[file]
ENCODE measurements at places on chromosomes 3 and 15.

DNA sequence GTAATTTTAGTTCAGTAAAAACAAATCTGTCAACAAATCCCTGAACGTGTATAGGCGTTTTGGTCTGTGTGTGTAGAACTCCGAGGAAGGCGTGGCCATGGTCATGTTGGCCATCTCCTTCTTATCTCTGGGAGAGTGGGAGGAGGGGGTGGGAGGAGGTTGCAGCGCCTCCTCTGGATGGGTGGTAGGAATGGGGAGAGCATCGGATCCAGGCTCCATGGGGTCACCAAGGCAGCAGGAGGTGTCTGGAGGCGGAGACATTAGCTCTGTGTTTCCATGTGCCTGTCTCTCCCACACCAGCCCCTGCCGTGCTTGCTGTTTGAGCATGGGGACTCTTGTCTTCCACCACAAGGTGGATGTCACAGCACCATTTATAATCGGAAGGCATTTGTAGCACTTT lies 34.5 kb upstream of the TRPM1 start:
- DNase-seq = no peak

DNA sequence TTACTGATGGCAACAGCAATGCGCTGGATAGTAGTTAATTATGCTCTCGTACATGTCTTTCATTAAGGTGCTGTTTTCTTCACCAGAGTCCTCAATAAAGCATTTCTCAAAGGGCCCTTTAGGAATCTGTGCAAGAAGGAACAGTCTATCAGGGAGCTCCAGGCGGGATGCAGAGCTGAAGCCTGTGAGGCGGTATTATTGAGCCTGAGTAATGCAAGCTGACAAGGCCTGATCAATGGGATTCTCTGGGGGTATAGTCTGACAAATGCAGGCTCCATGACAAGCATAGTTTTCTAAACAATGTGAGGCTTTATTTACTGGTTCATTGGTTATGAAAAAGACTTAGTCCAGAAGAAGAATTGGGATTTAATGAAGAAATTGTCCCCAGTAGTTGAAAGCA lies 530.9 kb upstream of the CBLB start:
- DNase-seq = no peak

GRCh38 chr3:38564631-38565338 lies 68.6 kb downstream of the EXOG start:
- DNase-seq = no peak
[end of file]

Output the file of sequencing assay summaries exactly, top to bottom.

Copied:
ENCODE measurements at places on chromosomes 3 and 15.

DNA sequence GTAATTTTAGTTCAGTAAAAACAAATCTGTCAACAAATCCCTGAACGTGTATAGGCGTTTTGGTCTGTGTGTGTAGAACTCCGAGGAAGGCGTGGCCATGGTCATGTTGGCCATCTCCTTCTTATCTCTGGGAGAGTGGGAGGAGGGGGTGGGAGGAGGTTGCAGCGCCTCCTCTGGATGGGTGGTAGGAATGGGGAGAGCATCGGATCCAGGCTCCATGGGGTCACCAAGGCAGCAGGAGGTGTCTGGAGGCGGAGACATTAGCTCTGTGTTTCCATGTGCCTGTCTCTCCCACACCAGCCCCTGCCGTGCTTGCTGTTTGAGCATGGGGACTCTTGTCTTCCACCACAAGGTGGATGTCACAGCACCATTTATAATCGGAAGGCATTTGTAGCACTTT lies 34.5 kb upstream of the TRPM1 start:
- DNase-seq = no peak

DNA sequence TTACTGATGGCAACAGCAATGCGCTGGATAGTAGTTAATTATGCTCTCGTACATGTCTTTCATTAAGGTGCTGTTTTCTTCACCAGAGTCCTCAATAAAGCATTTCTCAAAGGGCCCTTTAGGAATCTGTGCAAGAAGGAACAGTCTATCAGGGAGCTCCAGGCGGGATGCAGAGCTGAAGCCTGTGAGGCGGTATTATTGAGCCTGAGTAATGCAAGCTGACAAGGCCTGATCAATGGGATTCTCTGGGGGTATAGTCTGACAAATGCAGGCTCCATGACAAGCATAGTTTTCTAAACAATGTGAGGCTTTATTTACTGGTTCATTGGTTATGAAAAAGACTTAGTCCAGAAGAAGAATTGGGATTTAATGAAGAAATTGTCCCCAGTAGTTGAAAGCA lies 530.9 kb upstream of the CBLB start:
- DNase-seq = no peak

GRCh38 chr3:38564631-38565338 lies 68.6 kb downstream of the EXOG start:
- DNase-seq = no peak